The Bodner book was an eye-opener to me b/c I confused natural and grammatical gender before I read him. Like Mark Twain, I pondered the seeming paradoxes of gender in German, e.g. why is it the only language I know where the sun is feminine and the moon masculine? I actually thought that a trace of the old Germanic matriarchy survived in this (woman as life-giver and so forth). But then I read Bodner who introduced me to the distinction between natural and grammatical gender and points out the arbitrariness of the latter in a language like German. Even more important for me was his claim that grammarians did themselves, and us, a great disservice by attaching labels like "masculine" or "feminine" to the gender classes they observed: This lead precisely to the confusion and bogus issues I (and Mark Twain) struggled with. I would go even further: It was unfortunate that grammarians used the term "gender" to denote the class-defining attribute in the first place.

I like the Wurst and Schirm examples b/c in the dialect I spoke during my elementary school years, which I spent in a small village on the Moselle river, Wurst is masculine and Schirm is neuter, whereas in High German, they are feminine and masculine, respectively: What better demonstration could there be for the essential arbitrariness of gender in German? Mind you, the dialect did not get it wrong b/c it existed before modern High German was created (essentially by declaring one dialect the official version of the language).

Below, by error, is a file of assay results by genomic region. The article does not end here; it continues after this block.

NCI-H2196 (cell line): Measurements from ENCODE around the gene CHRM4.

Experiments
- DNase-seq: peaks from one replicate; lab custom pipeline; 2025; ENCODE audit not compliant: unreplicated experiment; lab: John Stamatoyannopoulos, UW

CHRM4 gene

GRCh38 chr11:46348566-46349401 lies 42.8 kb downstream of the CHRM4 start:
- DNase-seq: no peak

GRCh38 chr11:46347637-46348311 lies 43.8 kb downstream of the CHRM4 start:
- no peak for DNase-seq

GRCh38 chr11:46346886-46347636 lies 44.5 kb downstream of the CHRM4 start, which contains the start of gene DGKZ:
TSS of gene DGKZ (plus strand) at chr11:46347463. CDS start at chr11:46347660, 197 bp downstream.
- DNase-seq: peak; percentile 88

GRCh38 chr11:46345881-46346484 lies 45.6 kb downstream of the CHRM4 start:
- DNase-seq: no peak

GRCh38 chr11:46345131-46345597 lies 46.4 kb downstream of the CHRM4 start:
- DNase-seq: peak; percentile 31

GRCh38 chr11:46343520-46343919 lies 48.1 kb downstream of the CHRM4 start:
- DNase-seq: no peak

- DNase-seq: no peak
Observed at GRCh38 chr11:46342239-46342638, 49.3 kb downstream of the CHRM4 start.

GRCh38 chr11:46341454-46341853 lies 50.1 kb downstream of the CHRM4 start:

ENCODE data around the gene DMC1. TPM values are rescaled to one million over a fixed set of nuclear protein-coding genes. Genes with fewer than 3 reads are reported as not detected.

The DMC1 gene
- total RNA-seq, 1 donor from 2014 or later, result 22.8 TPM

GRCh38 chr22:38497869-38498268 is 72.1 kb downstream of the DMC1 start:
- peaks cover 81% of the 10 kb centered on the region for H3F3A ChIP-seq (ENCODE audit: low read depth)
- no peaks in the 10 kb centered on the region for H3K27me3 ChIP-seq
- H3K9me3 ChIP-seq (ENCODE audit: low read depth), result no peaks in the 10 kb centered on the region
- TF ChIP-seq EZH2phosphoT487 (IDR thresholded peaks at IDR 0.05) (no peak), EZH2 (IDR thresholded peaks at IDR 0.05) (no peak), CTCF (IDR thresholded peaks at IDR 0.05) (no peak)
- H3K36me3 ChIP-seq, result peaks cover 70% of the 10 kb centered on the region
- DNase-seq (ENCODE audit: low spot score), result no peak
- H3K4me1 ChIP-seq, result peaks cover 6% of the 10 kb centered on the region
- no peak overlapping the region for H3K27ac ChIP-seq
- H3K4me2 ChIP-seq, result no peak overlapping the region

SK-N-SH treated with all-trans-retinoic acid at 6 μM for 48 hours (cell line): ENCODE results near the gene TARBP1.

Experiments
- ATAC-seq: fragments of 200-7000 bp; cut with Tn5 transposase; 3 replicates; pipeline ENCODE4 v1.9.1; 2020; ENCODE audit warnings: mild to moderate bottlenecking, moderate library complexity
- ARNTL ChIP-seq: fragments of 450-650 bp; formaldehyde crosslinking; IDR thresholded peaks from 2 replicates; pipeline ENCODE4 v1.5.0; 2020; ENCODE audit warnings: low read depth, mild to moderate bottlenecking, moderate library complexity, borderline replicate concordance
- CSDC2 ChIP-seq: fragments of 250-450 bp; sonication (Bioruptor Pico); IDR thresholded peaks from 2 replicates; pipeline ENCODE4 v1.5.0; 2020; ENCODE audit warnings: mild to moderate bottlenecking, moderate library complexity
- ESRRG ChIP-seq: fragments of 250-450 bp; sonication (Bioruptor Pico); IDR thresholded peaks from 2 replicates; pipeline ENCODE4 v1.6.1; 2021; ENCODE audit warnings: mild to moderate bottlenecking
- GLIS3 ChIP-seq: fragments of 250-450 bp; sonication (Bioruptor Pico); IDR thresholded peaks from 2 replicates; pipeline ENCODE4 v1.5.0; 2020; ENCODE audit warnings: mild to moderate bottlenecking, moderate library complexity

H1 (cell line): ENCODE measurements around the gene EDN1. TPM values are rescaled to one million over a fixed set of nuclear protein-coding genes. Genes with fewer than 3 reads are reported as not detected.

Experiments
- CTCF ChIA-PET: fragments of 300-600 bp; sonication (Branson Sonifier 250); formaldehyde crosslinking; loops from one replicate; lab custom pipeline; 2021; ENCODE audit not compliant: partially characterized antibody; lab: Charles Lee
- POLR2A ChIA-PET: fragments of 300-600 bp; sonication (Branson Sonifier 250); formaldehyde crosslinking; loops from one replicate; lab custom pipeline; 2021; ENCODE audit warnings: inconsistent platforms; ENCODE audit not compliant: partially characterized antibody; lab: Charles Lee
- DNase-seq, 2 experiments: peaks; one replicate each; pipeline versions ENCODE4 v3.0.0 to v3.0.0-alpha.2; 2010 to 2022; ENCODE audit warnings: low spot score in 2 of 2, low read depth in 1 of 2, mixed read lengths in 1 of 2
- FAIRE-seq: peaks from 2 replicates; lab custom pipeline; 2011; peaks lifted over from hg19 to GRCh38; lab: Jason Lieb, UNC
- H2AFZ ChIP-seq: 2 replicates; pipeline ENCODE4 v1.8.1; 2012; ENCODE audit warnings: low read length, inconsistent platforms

retired_chemist said...

I agree that my friend's sanguine assessment was overoptimistic. When I had my first and only semester of German in college, the requirement was to learn the article with the noun, as you say.

As I recall it is der flüss but specific rivers can have either feminine or neuter genders. This struck me as strange. True?

Ulrich said...

Again, I become aware of a peculiarity of German b/c someone who learns it points it out to me: this river thing had passed me by completely!

I can't think of any German river that's neuter and only two that are masculine: Rhein and Main (where Frankfurt is). All others are feminine.

It becomes even more interesting when we go to rivers in foreign countries--they also need a gender, of course, and this is what I find. All French rivers I can think of are feminine (Seine, Loire, Rhone etc). The Thames (Themse) is feminine, too, but the Avon probably masculine. Russia: The Don is masculine, Lena feminine. But the farther we go away from Germany, the more rivers become masculine. This seems to be the default option, probabaly b/c Fluss is masculine (Flüsse is the plural), and the Mississippi river then becomes masculine by association. Same with the Ganges, Indus, Nile etc.

retired_chemist said...

Ah, my bad. Keeping the umlauts straight, while easier than keeping the gender straight, is still somewhat taxing. Particularly through the haze created by the intervening 50 or so years since college. I think the haze also had me conflate Das Rheingold with the river and come up with the incorrect das Rhein.